Review Category : National News

11-Year-Old Girl Kidnapped from Navajo Nation Found Dead

New Mexico State Police(SHIPROCK, N.M.) — An 11-year-old girl believed to have been kidnapped from the Navajo Nation in New Mexico was found dead Tuesday, according to the FBI.

Ashlynne Mike was last seen Monday around 4 p.m., according to a press release from New Mexico State Police. “An unknown Native American male is believed to have abducted Ashlynn[e],” read the press release. “[The] abductor was last seen in the area of Navajo Route 36 Mile Post 13 at 4 p.m.”

Her parents filed a police report Monday night after Ashlynne and her 9-year-old brother, Ian, went missing, Najavo Nation Public Information Officer Mihio Manus said.

Shortly after the report was filed, a motorist picked up Ian as he walked along the highway and took him to the Shiprock Police Department. Ian told police that a man had taken them toward the Shiprock Pinnacle, but he let Ian out when he came upon a dead end, Manus said. The man then continued on with Ashlynne.

The man later returned without Ashlynne and told Ian to “go home,” Manus said.

Ashlynne’s body was found Tuesday in Shiprock, according to FBI Public Affairs Specialist Frank Fisher.

The FBI described the man suspected of abducting her as a light-skinned Navajo man in his 20s or 30s with short, dark hair. The man has a tear-drop tattoo under his left eye, according to the FBI, and was last seen wearing earrings in both ears, a long, silver chain necklace, gold watch, with a black shirt and blue pants.

The vehicle used in the alleged abduction was a maroon minivan with sliding doors with a luggage rack on the top and no hub caps on the wheels, the FBI said.

“We want to reassure the family that the Navajo Nation Police are conducting a thorough investigation in this case and will be working with the FBI to apprehend the abductor and bring him to justice,” said Navajo Nation President Russell Begaye.

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Three Dead After Small Plane Crashes on Long Island

WABC-TV(SYOSSET, N.Y.) — A pilot and two passengers are dead after a small plane en route from South Carolina to Connecticut crashed on Long Island, officials say.

According to Nassau County Police, the plane came down in Syosset at 3:45 p.m. Tuesday after suffering “an unknown problem.” Despite the large debris field, which is near several schools, there were no injuries on the ground.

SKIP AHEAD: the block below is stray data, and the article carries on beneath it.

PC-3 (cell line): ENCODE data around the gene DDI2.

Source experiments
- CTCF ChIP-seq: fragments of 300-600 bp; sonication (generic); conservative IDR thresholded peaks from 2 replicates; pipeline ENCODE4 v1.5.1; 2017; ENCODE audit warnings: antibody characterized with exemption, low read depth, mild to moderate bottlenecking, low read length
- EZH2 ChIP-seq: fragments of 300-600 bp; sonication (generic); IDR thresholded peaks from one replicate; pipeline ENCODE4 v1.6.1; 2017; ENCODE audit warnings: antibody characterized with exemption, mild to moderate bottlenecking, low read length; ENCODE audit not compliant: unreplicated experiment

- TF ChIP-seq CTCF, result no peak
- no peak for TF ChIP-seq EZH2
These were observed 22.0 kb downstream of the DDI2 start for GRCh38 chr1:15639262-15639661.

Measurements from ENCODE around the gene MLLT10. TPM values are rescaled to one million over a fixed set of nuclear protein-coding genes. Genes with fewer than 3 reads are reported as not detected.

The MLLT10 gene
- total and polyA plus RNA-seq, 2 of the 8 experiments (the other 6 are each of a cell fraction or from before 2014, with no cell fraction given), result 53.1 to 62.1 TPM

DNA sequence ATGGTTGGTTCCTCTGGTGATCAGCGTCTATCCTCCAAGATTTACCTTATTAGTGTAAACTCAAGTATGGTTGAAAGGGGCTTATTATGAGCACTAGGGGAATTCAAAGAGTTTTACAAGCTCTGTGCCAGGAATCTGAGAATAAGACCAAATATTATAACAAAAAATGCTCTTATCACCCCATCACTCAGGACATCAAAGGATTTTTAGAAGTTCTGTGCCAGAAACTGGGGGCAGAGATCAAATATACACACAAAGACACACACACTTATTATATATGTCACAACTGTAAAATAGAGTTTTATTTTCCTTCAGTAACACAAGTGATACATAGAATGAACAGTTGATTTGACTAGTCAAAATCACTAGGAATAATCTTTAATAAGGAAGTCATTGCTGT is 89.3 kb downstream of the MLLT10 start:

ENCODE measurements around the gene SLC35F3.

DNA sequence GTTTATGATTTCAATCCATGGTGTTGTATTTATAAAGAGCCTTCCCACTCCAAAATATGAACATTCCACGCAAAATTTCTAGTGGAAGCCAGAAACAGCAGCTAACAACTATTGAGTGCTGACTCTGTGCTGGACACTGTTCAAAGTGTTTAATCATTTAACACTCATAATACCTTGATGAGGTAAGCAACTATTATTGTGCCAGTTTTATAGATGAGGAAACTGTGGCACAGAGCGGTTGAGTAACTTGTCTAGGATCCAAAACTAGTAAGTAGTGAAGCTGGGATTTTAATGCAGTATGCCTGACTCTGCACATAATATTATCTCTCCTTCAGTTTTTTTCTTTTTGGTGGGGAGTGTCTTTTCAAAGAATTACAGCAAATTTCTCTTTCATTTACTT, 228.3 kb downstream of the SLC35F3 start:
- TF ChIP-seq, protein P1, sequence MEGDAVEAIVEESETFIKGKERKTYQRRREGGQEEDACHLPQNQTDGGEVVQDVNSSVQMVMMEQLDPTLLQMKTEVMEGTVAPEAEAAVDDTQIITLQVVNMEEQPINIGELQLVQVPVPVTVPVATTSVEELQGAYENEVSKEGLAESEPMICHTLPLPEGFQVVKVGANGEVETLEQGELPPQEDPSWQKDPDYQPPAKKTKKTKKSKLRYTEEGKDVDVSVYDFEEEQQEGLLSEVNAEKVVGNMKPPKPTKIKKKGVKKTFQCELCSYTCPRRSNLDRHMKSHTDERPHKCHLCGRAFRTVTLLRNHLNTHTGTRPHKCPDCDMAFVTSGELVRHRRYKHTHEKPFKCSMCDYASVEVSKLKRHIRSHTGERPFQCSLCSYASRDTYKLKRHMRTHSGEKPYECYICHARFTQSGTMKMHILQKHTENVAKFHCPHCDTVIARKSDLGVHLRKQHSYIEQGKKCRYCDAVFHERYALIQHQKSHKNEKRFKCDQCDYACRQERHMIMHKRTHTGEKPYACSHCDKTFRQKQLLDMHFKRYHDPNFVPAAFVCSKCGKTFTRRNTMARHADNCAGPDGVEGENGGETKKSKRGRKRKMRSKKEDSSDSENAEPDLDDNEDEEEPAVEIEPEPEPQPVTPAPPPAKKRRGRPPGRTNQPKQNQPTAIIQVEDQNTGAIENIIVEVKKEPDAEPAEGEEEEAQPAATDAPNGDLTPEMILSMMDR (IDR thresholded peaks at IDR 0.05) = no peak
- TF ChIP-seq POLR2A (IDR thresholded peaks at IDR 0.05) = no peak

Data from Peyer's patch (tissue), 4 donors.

The Federal Aviation Administration said the Beech BE35 aircraft crashed on Cold Spring Road in Syosset as it was heading to Robertson Field in Plainville, Connecticut, from Myrtle Beach, South Carolina.

The FAA and National Transportation Safety Board are investigating the incident.

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High School French Teacher Doesn’t Speak French

Courtesy Nathaniel White(HOUSTON) — “Non, je ne parle pas Français,” is what one substitute high school teacher in Texas might say to his students — though he is supposed to be teaching them French language.

When Energy Institute High School in Houston, Texas parted ways with their staff French teacher in December, they didn’t have another teacher qualified to teach the language. They had to hire someone to run the class on short notice and the school district sent them a substitute who does not speak, let alone teach, French language.

The former teacher of the class, Jean Cius, said his students were doing well in French before he left the school. Although he doesn’t believe it’s the new teacher’s fault that he doesn’t know French, he doesn’t believe he’s a good fit for teaching the class.

“If you are a long-term sub, you have to be knowledgeable of the subject,” he said. “You can’t be a sub for longer than two or three months and not be knowledgeable.”

But the substitute now in charge of the class, Albert Moyer, defends his position saying he has to be flexible. In a personal blog post, Moyer added that because he is an associate teacher he is not required to be certified in the subject.

“My job is to be as qualified as I can in an emergency wherever I am placed,” he wrote in the post. “I have had numerous assignments in all subjects.”

Nathaniel White is a student in Moyer’s class and said he likes him as a teacher, but the class works on fill in the blank worksheets in order to learn the material.

White’s mother, Sharonda White, said she doesn’t blame Moyer, but her Nathaniel is not learning the foreign language like he should be. She believes the school should be doing more to help the situation.

“It’s not his fault that he’s there. The school should do a better job at finding someone who is qualified.”

Jason Spencer of Houston Independent School District (HISD)said the school has been trying to find a qualified instructor but there is a shallow pool of candidates.